Trig Innovation’s Multidisciplinary Take on Industrial Design Stems from Jenkins MBA Innovation Lab

Ty Hagler, a principal at Trig Innovation, recently spoke at an information session for the Jenkins MBA program in the NC State Poole College of Management. As a 2011 alum of the program, he was speaking both from experience his in the program and how that experience has impacted his business.

Hagler began his career as an industrial designer for Home Depot, where he said he was fortunate to work with MBA graduates on a merchandising strategy team. He said he was impressed by the MBAs’ education and acumen, and their work convinced Hagler to return to business school.

“MBAs just have a great way of asking questions to drive to the core strategic challenges at play,” Hagler said.

“In assessing my colleagues’ abilities to use critical thinking and problem-solving processes to advance our team, I perceived some gaps in my own capabilities, which inspired me to go back to school,” he said.

While Hagler continued to work and apply to graduate school, an MBA project from NC State’s Innovation Lab – part of the Jenkins MBA program’s multidisciplinary innovation management concentration – crossed his desk, and he was sold on the Jenkins program.

“The whole concept of pairing MBA students with designers and engineers appealed to me as a practical way to learn by doing, and by participating in the product development process,” Hagler said.

While in school, Hagler started “Studio Hagler,” the precursor to Trig Innovation, as a traditional industrial design company. As he progressed through the MBA program, Hagler acquired new skills and knowledge that he applied to set the company on a more innovative course. 

Specifically, he said Jenkins' Innovation Management concentration, the product innovation lab and other consulting courses gave him a chance to “experiment” with innovation models in very realistic situations. This experience gave Hagler fundamentals and insight to revamp his business.

“About midway through the program, in the winter of 2011, the new brand for Trig began to take shape: A company that would shape both products – through design – and markets, not only through highly-integrated concepts like visual brand language, but also through a variety of marketing, advertising, and public relations strategies,” Hagler said.

Now, Hagler manages a multidisciplinary team of designers, writers, photographers and engineers who shape products and their potential markets through branding and design.

“In the nearly five years that I’ve been in business here in the Triangle, we’ve experienced double-digit revenue growth and increased profitability each year,” Hagler said. “We’ve honored this respect from our clients by increasing our capacity, with a highly-collaborative team.”

Trig Innovation is getting so many client requests, says Hagler, that they have to be selective in what new business they accept. “We try to be really measured in our approach to taking on new clients and new business, to ensure that quality never ebbs,” he said.

“The vision for Trig Innovation is still being put in place, but we’re making great progress,” Hagler said.

One of the key aspects to Trig’s business is its focus on clients. Hagler said they don’t limit the types of projects they take on, and treat deadlines and their clients’ satisfaction with the greatest importance. Trig is managed in such a way that “client service excellence” is, according to Hagler, their core competency.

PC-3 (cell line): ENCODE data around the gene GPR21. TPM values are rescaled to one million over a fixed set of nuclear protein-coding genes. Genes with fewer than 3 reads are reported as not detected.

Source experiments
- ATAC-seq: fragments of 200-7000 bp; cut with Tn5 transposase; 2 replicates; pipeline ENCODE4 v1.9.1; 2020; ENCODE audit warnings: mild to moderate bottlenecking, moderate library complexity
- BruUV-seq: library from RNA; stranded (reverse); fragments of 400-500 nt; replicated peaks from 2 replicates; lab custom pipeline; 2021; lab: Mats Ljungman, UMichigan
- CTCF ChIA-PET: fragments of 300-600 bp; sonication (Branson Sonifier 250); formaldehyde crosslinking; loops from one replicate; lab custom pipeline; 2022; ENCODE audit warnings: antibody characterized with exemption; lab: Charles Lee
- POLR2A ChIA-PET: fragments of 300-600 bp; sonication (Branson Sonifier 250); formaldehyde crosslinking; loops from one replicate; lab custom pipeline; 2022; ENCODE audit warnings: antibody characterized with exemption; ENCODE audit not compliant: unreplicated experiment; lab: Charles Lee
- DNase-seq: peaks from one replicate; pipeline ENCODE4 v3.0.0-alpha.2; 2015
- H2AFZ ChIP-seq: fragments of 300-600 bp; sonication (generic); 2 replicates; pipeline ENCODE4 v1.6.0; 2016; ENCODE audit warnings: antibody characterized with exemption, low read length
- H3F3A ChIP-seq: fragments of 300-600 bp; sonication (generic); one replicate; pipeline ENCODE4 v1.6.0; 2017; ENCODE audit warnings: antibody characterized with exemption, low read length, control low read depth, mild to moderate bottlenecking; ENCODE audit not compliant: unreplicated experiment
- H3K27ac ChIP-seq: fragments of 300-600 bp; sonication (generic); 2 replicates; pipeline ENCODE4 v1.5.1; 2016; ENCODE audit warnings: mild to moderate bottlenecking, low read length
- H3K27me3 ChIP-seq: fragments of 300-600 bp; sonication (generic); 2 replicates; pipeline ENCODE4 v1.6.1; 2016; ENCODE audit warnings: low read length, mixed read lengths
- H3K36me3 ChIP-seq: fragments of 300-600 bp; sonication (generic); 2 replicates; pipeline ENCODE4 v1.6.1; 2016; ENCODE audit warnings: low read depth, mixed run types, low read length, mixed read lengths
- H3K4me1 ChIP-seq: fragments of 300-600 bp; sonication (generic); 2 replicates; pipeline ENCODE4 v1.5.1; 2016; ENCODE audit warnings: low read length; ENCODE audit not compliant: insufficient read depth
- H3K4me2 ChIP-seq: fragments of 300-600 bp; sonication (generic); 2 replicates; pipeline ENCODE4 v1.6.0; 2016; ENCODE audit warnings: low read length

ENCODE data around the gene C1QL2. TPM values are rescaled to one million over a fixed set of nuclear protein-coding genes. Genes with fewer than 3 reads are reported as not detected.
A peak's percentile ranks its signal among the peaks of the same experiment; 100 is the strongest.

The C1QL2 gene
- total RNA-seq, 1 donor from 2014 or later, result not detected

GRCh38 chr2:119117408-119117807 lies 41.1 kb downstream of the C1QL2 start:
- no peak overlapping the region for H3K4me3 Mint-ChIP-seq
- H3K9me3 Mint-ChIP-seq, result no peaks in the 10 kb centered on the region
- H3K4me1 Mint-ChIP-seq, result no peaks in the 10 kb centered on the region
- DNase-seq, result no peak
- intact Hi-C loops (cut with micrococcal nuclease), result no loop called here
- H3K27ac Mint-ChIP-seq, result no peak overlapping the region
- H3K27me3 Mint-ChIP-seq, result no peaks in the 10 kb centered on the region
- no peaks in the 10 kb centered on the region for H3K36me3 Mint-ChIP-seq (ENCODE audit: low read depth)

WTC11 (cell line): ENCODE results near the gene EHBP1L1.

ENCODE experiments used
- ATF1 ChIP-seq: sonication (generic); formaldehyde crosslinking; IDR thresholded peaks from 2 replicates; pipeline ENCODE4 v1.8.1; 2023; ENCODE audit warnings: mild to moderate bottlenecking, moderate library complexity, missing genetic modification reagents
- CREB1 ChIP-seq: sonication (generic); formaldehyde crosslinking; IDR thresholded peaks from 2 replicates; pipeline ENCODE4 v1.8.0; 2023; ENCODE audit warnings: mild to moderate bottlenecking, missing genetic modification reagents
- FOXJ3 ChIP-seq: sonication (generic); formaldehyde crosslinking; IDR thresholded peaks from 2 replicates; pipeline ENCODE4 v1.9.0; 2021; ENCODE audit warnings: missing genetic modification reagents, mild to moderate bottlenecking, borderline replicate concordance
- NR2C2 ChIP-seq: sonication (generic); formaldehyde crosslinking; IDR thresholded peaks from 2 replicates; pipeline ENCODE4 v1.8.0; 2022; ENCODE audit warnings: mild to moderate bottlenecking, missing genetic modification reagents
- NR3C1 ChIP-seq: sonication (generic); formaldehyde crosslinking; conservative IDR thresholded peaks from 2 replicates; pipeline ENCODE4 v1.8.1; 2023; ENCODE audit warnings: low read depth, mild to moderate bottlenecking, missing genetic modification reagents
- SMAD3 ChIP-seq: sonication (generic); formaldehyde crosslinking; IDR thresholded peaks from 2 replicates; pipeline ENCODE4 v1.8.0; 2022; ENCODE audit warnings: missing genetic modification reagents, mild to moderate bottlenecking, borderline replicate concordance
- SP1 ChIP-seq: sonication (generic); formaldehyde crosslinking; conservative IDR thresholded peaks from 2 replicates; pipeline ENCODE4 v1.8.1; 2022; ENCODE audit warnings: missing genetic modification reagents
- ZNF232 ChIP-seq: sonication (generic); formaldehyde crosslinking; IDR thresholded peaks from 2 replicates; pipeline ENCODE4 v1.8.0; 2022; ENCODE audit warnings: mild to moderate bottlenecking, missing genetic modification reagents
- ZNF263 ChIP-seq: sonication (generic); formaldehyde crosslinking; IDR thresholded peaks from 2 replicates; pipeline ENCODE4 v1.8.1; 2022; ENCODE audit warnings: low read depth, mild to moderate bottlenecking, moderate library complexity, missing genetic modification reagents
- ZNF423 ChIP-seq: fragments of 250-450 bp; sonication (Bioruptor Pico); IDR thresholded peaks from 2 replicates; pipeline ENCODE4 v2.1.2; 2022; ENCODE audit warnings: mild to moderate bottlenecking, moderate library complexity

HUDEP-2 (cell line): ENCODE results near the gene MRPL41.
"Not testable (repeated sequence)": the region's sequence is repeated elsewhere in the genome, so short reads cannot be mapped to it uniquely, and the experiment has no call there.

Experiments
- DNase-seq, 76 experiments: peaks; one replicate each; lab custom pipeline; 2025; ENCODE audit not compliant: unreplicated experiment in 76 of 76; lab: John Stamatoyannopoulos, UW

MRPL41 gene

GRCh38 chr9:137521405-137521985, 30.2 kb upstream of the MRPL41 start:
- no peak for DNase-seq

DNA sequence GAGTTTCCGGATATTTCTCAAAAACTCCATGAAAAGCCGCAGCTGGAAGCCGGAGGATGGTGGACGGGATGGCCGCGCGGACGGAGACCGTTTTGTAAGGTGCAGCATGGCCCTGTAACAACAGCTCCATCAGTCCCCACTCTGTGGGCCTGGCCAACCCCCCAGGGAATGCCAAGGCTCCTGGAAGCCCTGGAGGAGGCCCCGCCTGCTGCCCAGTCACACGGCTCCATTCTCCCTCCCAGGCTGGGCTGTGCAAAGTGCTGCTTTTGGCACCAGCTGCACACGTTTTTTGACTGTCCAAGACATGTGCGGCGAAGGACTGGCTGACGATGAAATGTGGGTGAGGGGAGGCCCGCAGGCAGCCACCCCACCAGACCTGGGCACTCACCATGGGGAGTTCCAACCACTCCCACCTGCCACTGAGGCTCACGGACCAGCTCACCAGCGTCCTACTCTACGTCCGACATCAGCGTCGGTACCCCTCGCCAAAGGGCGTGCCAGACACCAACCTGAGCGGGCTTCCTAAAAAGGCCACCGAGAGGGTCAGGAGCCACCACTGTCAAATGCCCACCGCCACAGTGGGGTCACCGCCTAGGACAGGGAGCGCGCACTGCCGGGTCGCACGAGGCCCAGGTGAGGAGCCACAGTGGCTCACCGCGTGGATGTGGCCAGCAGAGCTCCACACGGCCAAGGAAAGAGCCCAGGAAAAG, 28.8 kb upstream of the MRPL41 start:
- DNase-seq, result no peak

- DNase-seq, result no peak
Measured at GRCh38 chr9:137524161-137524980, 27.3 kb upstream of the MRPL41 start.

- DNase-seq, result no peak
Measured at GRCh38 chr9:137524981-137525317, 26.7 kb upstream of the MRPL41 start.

“Trig follows the concept that businesses shouldn’t be something for everyone, but should strive to be everything for somebody. Spoken more plainly, our clients give us a wide variety of new service problems because they don’t want to bother with training other service providers in understanding their own business," he said.

“This mentality has created a nimble business model—the flow of our business goes to meet client needs as they evolve. As a result, the team at Trig has been very adaptable in delivering excellent work across a wide variety of assignments,” he said.

As Hagler’s team continues to grow and expand, he says he continually uses his MBA degree “like a language.” His experience as a Jenkins MBA student instilled core values that Hagler says are indispensable in his company and in business in general.

“The MBA inspires how we work with people, following our core values of inspiration, collaboration, pragmatism, and integrity. The MBA program demanded these values of us as students, and I continue to demand these of myself and the team I am blessed to work with at Trig,” he said.

Over the years, Hagler’s passion for entrepreneurship and innovation has grown. He cites uncertainty, and working through difficult problems, as exciting and rewarding aspects of running one’s own business in product innovation.

“Admittedly, not every day as an entrepreneur is easy,” Hagler said.

For MBAs and those interested in entrepreneurship and innovation, Hagler says that sorting through academics and new learning, and extracting practical tools, are keys to success.

“My advice is to be an intelligent consumer of information, testing each framework against pragmatic real-world application before placing it in your toolkit,” He said.

“I also think it’s very important to know what you want to do with your MBA or your business idea. That doesn’t mean rigidity, but rather having a vision in place and approaching your business and education with humility,” he said.

“The more open and humble you are, while remaining vigilant to your vision, the more you’ll learn. As a result, you’ll leave the program with a skill set that will continue to evolve, positioning you for success,” Hagler said.

Photo: Ty Hagler. Photo by Cristina Fletes-Boutté.

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